Backers of Abortion Initiative Sue Attorney General Over Proposed Ballot Language 

The group says AG Austin Knudsen’s description is ‘argumentative, prejudicial, and inaccurate’

By Arren Kimbel-Sannit, Montana Free Press
Hundreds gathered for an abortion rights march in downtown Kalispell on May 14, 2022. It coincided with many protests around the country over the weekend after a leaked majority draft opinion from the U.S. Supreme Court revealed a vote to overturn Roe V. Wade. Hunter D’Antuono | Flathead Beacon

A group backing an initiative to enshrine specific protections for abortion access in Montana’s Constitution is again in court against Republican Attorney General Austin Knudsen, this time over how Knudsen is proposing to describe the initiative on signature petitions and ballots. 

Montanans Securing Reproductive Rights, the group behind the initiative, filed a motion with the state Supreme Court on March 26 asking it to certify its proposed ballot language and to invalidate Knudsen’s, which the group describes as “argumentative, prejudicial, and inaccurate.” 

Knudsen’s office has until the close of business on March 29 to respond.

The proposed ballot initiative would insert language in the Montana Constitution stating, among other provisions, that “there is a right to make and carry out decisions about one’s own pregnancy, including the right to abortion” that “shall not be denied or burdened unless justified by a compelling government interest achieved by the least restrictive means.”

Abortion in Montana remains legal thanks to the Montana Supreme Court’s 1999 ruling in Armstrong v. State, which tied the right to an abortion to the Montana Constitution’s expansive privacy protections. But the Constitution does not explicitly shield access to the procedure, and a future court could overturn that precedent. 

“Just because abortion is currently protected under rulings made by the Montana Supreme Court, that does not mean abortion rights are secured,” Chris Coburn, a spokesperson for the political arm of Montana’s Planned Parenthood chapter, told Montana Free Press last November.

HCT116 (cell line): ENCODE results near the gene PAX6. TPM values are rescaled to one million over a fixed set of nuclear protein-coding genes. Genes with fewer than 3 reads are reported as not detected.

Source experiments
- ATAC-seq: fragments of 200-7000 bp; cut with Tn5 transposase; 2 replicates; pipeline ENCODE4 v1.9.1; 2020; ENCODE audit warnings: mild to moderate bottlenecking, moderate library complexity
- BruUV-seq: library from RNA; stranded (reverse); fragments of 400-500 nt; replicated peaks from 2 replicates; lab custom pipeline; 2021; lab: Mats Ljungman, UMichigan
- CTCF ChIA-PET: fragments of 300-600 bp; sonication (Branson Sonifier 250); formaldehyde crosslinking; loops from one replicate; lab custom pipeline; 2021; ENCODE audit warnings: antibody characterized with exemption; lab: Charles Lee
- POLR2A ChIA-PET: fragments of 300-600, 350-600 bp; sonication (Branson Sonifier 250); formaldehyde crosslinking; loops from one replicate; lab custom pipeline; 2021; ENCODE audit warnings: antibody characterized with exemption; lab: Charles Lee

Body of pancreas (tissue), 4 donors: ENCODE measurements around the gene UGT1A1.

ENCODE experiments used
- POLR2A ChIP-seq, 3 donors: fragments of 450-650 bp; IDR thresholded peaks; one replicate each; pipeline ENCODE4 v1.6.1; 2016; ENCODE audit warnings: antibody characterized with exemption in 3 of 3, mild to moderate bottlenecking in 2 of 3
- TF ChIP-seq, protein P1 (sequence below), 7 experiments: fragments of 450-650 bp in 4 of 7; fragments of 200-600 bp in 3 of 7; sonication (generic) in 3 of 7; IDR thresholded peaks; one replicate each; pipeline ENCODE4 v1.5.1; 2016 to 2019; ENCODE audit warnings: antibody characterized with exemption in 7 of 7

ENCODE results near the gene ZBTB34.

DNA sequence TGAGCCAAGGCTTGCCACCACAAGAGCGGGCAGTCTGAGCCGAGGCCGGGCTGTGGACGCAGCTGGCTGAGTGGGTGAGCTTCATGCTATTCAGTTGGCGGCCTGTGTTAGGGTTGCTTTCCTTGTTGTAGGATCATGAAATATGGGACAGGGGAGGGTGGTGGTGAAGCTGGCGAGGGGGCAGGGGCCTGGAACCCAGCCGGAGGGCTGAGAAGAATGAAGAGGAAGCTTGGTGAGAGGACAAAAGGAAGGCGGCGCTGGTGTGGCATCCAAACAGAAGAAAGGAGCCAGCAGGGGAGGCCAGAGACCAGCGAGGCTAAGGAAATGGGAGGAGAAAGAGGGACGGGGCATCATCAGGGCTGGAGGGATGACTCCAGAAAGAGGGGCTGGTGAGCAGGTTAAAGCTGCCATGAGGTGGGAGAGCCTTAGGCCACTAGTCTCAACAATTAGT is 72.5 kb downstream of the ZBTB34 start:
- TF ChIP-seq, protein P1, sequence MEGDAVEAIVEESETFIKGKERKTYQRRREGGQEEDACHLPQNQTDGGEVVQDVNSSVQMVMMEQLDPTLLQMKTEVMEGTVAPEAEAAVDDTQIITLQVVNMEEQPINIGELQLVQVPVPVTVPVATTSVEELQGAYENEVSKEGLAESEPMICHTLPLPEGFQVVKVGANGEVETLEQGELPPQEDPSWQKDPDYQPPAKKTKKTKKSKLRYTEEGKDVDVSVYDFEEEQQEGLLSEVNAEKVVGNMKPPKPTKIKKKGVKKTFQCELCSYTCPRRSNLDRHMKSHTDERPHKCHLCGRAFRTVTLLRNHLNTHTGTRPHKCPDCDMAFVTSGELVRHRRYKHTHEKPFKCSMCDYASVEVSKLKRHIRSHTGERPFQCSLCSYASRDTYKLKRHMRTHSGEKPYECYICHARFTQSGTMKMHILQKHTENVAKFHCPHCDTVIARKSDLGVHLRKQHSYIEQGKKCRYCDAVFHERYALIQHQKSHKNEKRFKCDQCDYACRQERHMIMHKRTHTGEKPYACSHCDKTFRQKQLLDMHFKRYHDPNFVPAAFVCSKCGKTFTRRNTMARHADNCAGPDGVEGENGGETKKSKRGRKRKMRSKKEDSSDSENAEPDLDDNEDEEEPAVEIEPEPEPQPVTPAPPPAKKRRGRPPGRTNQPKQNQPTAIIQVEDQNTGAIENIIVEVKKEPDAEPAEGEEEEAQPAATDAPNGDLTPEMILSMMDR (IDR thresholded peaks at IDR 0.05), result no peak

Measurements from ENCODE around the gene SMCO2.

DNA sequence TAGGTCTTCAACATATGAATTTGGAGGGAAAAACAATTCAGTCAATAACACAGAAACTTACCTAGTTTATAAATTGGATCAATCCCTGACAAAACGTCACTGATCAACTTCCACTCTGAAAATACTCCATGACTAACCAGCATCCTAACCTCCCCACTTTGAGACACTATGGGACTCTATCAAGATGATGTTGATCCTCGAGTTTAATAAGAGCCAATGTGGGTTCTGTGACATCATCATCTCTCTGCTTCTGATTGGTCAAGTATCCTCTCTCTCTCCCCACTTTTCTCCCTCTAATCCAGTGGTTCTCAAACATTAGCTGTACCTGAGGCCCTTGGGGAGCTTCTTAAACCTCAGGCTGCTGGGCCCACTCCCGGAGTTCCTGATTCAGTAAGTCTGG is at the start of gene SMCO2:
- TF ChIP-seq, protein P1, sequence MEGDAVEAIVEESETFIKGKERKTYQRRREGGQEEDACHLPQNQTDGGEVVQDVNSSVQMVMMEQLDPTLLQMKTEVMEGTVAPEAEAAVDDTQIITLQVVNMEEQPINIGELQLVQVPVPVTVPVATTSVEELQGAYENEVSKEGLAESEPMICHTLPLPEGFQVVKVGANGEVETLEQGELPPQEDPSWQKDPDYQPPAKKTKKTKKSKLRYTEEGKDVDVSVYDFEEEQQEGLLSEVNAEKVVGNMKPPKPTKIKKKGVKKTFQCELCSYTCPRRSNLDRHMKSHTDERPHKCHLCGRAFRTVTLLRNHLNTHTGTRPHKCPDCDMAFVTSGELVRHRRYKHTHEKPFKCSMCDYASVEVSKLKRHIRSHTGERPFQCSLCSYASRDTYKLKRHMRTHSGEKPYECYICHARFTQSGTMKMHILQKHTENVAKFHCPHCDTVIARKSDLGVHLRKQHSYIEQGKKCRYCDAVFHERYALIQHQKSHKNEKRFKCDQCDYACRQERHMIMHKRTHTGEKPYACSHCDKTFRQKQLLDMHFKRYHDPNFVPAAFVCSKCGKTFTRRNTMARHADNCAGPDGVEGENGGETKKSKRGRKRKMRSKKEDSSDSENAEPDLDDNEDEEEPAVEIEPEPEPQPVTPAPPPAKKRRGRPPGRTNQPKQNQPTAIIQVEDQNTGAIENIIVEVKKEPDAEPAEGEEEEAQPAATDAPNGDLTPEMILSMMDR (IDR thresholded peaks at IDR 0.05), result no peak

Knudsen, who has the authority to review the legality of ballot initiatives, blocked the proposal in January, determining that the proposed language would violate Montana law barring ballot initiatives from “logrolling” separate issues into one decision for voters. Montanans Securing Reproductive Rights went to court and obtained a ruling overturning Knudsen’s determination. 

The language that MSRR proposed to describe the initiative on signature-gathering petitions and on the ballot says the measure “affirms the right to make and carry out decisions about one’s own pregnancy, including the right to abortion.”

Knudsen’s office said that language does not accurately reflect the implications of the initiative. His proposed alternative says the initiative “leaves ‘fetal viability’ and ‘extraordinary medical measures’ to the subjective judgment of an abortion provider rather than objective legal or medical standards,” among other descriptions. 

In MSRR’s petition to the court, attorney Raph Graybill wrote that Knudsen’s language fails to describe the actual provisions of the initiative and instead presents a list of “misleading, argumentative, prejudicial and false serial hypotheses” about the initiative’s effects. 

Once the ballot statement question is settled, a legislative interim committee has 14 days to review the initiative before backers can begin gathering signatures, which are due to county election officials on June 21. 

This story originally appeared in the Montana Free Press, which can be found online at montanafreepress.org.